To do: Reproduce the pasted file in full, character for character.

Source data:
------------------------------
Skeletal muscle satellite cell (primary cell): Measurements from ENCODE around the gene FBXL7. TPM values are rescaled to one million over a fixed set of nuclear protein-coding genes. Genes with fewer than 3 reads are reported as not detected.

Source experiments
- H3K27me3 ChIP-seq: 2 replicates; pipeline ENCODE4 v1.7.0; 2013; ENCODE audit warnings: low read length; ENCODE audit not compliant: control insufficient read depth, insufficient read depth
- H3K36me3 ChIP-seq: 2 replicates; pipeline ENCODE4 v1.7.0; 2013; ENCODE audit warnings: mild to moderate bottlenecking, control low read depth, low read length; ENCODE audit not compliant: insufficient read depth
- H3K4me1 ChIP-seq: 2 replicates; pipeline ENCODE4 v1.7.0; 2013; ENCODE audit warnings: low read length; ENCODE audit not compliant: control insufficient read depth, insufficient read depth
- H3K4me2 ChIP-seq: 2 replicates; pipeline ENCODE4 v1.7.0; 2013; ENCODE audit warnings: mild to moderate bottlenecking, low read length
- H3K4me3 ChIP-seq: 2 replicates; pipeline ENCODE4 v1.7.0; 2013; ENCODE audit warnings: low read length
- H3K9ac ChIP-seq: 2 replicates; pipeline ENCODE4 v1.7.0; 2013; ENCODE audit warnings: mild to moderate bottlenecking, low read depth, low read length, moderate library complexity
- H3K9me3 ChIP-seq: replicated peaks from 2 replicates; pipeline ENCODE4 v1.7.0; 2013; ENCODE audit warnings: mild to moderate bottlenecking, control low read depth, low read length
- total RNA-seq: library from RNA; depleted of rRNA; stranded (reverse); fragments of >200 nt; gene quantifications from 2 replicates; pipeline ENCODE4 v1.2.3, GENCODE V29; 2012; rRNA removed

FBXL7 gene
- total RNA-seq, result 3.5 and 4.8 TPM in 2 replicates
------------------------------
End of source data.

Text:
Skeletal muscle satellite cell (primary cell): Measurements from ENCODE around the gene FBXL7. TPM values are rescaled to one million over a fixed set of nuclear protein-coding genes. Genes with fewer than 3 reads are reported as not detected.

Source experiments
- H3K27me3 ChIP-seq: 2 replicates; pipeline ENCODE4 v1.7.0; 2013; ENCODE audit warnings: low read length; ENCODE audit not compliant: control insufficient read depth, insufficient read depth
- H3K36me3 ChIP-seq: 2 replicates; pipeline ENCODE4 v1.7.0; 2013; ENCODE audit warnings: mild to moderate bottlenecking, control low read depth, low read length; ENCODE audit not compliant: insufficient read depth
- H3K4me1 ChIP-seq: 2 replicates; pipeline ENCODE4 v1.7.0; 2013; ENCODE audit warnings: low read length; ENCODE audit not compliant: control insufficient read depth, insufficient read depth
- H3K4me2 ChIP-seq: 2 replicates; pipeline ENCODE4 v1.7.0; 2013; ENCODE audit warnings: mild to moderate bottlenecking, low read length
- H3K4me3 ChIP-seq: 2 replicates; pipeline ENCODE4 v1.7.0; 2013; ENCODE audit warnings: low read length
- H3K9ac ChIP-seq: 2 replicates; pipeline ENCODE4 v1.7.0; 2013; ENCODE audit warnings: mild to moderate bottlenecking, low read depth, low read length, moderate library complexity
- H3K9me3 ChIP-seq: replicated peaks from 2 replicates; pipeline ENCODE4 v1.7.0; 2013; ENCODE audit warnings: mild to moderate bottlenecking, control low read depth, low read length
- total RNA-seq: library from RNA; depleted of rRNA; stranded (reverse); fragments of >200 nt; gene quantifications from 2 replicates; pipeline ENCODE4 v1.2.3, GENCODE V29; 2012; rRNA removed

FBXL7 gene
- total RNA-seq, result 3.5 and 4.8 TPM in 2 replicates